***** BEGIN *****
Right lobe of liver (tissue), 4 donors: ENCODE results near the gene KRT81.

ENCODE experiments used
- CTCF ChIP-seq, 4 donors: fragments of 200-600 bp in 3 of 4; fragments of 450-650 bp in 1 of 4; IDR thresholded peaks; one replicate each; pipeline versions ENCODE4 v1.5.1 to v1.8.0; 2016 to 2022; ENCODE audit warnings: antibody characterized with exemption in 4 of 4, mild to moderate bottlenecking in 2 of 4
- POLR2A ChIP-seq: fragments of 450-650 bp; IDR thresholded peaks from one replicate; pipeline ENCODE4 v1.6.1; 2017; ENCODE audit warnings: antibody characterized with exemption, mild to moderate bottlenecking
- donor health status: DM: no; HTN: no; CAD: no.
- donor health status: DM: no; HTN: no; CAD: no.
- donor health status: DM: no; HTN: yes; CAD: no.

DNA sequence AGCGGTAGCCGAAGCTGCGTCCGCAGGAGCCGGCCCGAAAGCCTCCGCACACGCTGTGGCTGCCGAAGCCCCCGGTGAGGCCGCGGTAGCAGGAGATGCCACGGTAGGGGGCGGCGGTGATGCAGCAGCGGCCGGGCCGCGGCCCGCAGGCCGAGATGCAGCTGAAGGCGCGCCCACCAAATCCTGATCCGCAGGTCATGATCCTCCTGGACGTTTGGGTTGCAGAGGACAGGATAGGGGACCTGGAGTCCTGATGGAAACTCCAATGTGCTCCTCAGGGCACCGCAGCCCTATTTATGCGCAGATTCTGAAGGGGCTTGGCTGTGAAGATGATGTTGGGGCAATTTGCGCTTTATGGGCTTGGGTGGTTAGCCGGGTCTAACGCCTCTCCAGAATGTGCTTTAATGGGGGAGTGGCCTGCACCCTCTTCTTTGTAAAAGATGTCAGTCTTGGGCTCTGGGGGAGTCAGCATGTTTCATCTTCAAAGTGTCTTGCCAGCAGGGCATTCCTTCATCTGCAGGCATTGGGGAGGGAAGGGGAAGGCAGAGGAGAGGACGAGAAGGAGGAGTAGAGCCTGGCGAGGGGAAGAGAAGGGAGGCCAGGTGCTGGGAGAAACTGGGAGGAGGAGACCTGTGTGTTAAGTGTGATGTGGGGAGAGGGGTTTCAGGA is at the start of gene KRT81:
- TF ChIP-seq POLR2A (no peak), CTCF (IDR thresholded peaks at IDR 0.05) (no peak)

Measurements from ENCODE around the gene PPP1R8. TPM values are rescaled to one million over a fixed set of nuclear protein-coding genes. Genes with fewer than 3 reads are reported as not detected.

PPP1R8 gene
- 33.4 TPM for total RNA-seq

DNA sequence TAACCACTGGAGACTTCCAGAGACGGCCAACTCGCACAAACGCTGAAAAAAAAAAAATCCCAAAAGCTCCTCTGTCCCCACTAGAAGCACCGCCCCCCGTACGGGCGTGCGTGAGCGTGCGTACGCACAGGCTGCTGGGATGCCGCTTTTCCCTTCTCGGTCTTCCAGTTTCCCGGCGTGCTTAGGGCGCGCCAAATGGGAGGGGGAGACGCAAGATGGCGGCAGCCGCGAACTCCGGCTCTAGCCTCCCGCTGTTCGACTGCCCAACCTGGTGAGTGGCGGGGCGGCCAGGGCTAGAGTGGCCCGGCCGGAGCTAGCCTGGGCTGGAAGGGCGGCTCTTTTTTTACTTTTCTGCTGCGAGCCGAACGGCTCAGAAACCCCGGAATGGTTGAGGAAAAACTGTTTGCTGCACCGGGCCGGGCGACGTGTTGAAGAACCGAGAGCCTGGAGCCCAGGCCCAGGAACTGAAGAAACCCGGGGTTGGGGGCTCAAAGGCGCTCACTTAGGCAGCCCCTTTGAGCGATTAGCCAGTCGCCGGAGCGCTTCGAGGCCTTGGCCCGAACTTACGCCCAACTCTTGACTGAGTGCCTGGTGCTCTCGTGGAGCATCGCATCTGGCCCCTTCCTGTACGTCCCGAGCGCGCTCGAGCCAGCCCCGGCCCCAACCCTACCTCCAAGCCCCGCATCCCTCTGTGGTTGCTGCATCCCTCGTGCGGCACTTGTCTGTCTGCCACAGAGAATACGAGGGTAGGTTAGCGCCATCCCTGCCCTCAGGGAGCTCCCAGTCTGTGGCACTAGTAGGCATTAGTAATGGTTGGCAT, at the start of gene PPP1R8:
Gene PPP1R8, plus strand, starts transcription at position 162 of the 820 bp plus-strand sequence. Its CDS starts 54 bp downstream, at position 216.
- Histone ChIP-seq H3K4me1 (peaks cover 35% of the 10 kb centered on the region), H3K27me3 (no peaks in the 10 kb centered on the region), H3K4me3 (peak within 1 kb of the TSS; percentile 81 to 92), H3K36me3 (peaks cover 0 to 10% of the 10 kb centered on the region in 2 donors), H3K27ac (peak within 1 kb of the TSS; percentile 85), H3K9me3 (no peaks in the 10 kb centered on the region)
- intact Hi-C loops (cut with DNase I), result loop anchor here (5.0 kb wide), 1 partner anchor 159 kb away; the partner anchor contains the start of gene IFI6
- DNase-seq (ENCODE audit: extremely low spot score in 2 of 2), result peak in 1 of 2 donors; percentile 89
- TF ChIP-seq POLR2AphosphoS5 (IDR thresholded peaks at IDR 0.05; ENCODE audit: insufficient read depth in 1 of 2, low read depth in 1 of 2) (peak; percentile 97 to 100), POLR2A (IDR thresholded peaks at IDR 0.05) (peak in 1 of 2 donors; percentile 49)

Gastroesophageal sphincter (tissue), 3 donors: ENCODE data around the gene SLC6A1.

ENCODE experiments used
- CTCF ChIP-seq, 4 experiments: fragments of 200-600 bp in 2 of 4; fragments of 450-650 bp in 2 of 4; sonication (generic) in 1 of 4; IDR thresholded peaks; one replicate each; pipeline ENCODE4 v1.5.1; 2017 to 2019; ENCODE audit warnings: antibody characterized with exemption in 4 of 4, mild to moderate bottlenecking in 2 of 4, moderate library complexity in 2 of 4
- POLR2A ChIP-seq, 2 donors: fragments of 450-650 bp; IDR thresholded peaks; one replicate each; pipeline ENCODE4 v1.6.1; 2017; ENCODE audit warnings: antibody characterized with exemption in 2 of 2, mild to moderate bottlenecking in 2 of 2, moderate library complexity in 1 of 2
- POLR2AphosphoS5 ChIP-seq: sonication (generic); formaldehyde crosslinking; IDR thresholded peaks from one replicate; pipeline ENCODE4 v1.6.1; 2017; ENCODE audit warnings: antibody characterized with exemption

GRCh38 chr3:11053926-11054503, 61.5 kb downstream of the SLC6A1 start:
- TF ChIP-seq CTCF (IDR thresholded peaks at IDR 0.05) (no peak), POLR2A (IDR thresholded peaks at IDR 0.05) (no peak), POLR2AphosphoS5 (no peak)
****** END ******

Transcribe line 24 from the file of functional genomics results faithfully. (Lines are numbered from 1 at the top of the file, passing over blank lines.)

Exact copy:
GRCh38 chr3:11053926-11054503, 61.5 kb downstream of the SLC6A1 start: